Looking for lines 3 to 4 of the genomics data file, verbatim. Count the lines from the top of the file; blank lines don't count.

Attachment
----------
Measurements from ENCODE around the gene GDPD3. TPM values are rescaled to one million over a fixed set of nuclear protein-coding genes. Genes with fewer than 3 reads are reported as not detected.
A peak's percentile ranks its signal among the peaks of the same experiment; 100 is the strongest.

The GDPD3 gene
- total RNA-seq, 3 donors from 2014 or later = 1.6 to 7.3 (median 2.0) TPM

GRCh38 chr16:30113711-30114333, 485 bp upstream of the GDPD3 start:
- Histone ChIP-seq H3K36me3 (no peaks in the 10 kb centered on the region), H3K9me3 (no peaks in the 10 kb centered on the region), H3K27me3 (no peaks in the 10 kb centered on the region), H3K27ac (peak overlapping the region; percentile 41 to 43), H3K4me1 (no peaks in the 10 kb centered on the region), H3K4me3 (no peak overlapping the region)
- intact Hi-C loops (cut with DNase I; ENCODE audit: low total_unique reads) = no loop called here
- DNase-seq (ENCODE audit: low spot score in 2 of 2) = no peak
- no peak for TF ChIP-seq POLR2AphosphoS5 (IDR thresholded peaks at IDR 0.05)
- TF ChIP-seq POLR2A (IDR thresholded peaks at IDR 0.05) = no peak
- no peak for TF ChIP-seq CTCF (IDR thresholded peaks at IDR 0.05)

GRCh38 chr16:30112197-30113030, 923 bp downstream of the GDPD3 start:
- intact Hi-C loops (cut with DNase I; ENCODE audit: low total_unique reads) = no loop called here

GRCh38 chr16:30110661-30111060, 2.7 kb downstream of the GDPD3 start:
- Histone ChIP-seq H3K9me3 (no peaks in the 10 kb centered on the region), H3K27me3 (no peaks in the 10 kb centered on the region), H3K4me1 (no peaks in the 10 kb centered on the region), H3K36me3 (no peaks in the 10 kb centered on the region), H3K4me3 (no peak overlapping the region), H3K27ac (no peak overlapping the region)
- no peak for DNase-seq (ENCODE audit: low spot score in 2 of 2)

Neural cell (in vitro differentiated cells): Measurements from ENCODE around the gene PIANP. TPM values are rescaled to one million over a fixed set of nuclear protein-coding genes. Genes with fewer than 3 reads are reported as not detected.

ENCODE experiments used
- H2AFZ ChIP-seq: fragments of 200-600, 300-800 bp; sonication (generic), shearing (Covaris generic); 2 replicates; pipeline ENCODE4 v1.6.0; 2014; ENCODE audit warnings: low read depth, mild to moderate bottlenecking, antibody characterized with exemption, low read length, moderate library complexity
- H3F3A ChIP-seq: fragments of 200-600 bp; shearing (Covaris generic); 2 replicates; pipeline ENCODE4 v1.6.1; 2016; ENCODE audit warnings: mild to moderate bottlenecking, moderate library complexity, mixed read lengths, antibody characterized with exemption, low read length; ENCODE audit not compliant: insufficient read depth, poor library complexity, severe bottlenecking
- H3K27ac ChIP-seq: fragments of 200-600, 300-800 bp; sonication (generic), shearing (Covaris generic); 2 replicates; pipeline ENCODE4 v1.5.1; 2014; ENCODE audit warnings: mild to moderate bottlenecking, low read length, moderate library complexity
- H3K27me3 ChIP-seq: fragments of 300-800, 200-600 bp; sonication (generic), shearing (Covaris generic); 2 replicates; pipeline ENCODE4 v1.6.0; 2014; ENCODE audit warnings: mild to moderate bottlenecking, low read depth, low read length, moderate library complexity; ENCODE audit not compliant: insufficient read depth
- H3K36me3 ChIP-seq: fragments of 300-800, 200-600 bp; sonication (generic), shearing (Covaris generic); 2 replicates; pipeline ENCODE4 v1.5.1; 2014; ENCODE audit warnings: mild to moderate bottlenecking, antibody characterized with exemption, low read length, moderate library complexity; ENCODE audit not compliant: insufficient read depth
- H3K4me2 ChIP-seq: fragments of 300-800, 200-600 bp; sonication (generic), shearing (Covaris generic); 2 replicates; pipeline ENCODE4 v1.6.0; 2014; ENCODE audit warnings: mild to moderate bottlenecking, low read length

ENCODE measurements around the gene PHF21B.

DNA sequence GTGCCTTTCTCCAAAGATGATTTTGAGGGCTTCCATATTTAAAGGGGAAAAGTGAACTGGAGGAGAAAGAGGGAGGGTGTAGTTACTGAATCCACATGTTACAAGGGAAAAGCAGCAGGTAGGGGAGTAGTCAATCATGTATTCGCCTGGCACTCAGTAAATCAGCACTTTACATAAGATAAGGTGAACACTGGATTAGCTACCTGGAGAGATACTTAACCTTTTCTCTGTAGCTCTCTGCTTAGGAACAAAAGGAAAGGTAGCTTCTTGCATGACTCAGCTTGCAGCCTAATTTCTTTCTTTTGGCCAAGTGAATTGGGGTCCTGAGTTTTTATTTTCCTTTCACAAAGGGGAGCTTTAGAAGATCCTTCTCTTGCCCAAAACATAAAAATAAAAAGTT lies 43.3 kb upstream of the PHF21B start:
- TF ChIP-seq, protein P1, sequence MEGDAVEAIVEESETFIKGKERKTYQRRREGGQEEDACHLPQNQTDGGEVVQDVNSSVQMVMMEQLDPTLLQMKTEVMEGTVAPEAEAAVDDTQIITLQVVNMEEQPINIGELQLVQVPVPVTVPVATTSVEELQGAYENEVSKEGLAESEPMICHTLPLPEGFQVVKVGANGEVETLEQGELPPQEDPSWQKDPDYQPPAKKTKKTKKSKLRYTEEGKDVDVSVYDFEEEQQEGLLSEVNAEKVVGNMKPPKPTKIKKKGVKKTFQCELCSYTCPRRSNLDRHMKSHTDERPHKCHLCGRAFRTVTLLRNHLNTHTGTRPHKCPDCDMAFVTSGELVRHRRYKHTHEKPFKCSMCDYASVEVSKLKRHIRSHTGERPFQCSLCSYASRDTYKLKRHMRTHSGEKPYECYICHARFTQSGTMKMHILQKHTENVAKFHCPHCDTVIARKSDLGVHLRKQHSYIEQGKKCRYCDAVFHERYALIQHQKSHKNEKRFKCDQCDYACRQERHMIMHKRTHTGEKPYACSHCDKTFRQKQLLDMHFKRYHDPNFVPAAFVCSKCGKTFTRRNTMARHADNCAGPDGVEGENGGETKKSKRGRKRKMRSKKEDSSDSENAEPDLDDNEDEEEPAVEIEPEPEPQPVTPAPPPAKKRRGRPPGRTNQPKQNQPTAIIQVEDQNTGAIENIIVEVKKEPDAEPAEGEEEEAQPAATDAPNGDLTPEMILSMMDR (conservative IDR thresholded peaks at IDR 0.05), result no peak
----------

The GDPD3 gene
- total RNA-seq, 3 donors from 2014 or later = 1.6 to 7.3 (median 2.0) TPM